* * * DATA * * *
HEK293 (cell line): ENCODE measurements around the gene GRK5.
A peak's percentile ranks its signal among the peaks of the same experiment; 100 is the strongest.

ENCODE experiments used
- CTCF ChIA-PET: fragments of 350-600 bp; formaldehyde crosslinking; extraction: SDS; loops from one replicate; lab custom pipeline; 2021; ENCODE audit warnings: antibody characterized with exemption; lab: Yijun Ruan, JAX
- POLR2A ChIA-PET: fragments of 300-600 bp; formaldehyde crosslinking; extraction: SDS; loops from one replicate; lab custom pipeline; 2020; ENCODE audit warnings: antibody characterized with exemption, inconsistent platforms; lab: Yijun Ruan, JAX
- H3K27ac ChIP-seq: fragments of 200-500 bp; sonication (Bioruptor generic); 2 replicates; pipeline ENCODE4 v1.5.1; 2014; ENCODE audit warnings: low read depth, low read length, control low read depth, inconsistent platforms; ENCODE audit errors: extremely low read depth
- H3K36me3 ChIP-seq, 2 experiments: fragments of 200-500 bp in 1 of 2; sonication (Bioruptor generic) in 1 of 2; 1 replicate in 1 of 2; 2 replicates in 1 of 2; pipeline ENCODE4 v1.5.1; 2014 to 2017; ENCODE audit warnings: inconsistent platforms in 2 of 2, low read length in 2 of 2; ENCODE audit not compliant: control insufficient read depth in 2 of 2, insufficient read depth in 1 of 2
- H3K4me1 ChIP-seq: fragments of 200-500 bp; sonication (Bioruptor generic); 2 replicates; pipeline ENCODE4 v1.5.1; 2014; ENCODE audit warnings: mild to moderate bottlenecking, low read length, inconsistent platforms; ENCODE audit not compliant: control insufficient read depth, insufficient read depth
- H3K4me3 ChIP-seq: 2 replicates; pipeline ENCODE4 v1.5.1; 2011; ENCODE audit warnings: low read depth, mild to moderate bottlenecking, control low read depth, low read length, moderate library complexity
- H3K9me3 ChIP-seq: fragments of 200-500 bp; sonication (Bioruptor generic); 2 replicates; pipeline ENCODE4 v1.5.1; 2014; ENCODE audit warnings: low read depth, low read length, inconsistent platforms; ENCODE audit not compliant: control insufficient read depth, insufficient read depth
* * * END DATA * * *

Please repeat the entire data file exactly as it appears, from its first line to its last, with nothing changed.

HEK293 (cell line): ENCODE measurements around the gene GRK5.
A peak's percentile ranks its signal among the peaks of the same experiment; 100 is the strongest.

ENCODE experiments used
- CTCF ChIA-PET: fragments of 350-600 bp; formaldehyde crosslinking; extraction: SDS; loops from one replicate; lab custom pipeline; 2021; ENCODE audit warnings: antibody characterized with exemption; lab: Yijun Ruan, JAX
- POLR2A ChIA-PET: fragments of 300-600 bp; formaldehyde crosslinking; extraction: SDS; loops from one replicate; lab custom pipeline; 2020; ENCODE audit warnings: antibody characterized with exemption, inconsistent platforms; lab: Yijun Ruan, JAX
- H3K27ac ChIP-seq: fragments of 200-500 bp; sonication (Bioruptor generic); 2 replicates; pipeline ENCODE4 v1.5.1; 2014; ENCODE audit warnings: low read depth, low read length, control low read depth, inconsistent platforms; ENCODE audit errors: extremely low read depth
- H3K36me3 ChIP-seq, 2 experiments: fragments of 200-500 bp in 1 of 2; sonication (Bioruptor generic) in 1 of 2; 1 replicate in 1 of 2; 2 replicates in 1 of 2; pipeline ENCODE4 v1.5.1; 2014 to 2017; ENCODE audit warnings: inconsistent platforms in 2 of 2, low read length in 2 of 2; ENCODE audit not compliant: control insufficient read depth in 2 of 2, insufficient read depth in 1 of 2
- H3K4me1 ChIP-seq: fragments of 200-500 bp; sonication (Bioruptor generic); 2 replicates; pipeline ENCODE4 v1.5.1; 2014; ENCODE audit warnings: mild to moderate bottlenecking, low read length, inconsistent platforms; ENCODE audit not compliant: control insufficient read depth, insufficient read depth
- H3K4me3 ChIP-seq: 2 replicates; pipeline ENCODE4 v1.5.1; 2011; ENCODE audit warnings: low read depth, mild to moderate bottlenecking, control low read depth, low read length, moderate library complexity
- H3K9me3 ChIP-seq: fragments of 200-500 bp; sonication (Bioruptor generic); 2 replicates; pipeline ENCODE4 v1.5.1; 2014; ENCODE audit warnings: low read depth, low read length, inconsistent platforms; ENCODE audit not compliant: control insufficient read depth, insufficient read depth